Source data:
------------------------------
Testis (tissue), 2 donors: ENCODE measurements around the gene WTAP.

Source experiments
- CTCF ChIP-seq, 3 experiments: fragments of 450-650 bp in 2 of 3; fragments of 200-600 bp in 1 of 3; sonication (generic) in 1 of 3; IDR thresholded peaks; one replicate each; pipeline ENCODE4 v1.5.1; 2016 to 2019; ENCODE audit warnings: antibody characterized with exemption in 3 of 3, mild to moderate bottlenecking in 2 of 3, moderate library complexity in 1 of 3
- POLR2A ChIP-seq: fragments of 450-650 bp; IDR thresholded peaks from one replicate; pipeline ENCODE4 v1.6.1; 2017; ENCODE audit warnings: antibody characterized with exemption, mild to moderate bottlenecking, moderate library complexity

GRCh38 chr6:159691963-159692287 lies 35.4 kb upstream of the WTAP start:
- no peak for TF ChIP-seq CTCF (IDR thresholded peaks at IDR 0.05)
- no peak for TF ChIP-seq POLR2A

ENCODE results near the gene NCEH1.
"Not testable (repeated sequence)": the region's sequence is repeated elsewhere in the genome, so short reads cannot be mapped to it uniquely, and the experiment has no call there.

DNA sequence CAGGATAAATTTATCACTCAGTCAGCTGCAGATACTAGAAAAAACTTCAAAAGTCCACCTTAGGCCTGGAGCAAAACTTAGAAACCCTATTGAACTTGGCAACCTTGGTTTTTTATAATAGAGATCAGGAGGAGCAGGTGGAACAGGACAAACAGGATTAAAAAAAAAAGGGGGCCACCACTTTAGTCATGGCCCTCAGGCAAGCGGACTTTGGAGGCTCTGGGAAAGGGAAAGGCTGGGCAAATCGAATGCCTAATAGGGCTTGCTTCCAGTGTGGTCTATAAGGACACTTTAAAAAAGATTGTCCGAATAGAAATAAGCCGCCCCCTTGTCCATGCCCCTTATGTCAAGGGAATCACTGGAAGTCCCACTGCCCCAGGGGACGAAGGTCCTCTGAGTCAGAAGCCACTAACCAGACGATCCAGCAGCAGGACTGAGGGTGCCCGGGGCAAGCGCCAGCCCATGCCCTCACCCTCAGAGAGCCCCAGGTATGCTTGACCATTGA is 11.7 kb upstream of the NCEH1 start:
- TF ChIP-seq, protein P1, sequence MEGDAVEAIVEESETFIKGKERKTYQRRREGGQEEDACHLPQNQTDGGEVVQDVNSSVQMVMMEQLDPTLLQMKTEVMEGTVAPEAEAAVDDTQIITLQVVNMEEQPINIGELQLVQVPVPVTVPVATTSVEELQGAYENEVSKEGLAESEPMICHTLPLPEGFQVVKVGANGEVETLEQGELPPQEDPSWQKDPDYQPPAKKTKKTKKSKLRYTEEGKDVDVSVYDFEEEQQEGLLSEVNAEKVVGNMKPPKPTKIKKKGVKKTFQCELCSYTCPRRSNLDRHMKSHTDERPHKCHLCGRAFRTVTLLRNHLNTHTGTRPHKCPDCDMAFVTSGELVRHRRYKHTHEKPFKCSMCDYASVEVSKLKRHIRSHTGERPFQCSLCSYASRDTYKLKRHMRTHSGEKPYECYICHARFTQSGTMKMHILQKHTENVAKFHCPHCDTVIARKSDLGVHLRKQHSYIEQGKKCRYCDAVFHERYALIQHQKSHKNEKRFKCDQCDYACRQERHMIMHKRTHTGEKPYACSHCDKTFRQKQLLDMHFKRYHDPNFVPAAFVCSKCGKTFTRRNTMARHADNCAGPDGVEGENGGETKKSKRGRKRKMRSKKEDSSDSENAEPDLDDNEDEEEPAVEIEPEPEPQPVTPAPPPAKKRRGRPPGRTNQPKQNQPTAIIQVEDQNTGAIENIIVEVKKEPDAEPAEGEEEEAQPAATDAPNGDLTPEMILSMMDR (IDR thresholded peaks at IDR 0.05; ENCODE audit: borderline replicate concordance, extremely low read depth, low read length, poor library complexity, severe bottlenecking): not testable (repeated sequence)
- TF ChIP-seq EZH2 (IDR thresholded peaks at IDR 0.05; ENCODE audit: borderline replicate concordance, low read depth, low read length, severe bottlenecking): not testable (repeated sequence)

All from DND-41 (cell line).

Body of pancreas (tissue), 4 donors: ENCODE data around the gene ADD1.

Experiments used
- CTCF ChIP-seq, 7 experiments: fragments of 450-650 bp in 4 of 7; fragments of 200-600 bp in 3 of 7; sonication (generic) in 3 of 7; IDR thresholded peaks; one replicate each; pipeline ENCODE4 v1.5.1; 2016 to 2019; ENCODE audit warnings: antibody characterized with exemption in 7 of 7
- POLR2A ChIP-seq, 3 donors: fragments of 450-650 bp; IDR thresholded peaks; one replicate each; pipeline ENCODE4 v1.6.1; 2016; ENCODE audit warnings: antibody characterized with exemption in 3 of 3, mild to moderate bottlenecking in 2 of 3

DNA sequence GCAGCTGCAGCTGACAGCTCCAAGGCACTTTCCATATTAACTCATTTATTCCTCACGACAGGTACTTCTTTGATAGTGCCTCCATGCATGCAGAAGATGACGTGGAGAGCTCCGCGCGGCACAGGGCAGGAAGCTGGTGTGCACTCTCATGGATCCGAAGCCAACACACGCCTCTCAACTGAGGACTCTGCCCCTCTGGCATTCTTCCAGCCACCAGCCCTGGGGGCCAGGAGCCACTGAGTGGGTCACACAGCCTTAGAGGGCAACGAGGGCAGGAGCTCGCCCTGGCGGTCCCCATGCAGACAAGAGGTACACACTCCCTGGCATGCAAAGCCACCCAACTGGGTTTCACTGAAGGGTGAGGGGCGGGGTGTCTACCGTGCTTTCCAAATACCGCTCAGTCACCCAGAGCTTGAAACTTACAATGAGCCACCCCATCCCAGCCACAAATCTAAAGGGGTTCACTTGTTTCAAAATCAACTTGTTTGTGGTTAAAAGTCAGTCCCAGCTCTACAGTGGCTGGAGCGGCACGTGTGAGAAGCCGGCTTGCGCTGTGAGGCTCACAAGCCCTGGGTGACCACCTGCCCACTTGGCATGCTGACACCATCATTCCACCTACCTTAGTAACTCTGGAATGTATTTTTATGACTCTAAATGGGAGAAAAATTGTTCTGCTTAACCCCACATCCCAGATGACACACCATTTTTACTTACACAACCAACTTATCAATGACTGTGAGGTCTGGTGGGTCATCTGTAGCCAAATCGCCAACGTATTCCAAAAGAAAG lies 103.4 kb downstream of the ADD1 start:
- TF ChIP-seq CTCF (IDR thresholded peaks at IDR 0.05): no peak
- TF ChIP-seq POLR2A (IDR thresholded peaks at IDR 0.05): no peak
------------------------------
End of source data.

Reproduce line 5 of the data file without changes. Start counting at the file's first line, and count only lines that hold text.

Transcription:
GRCh38 chr6:159691963-159692287 lies 35.4 kb upstream of the WTAP start: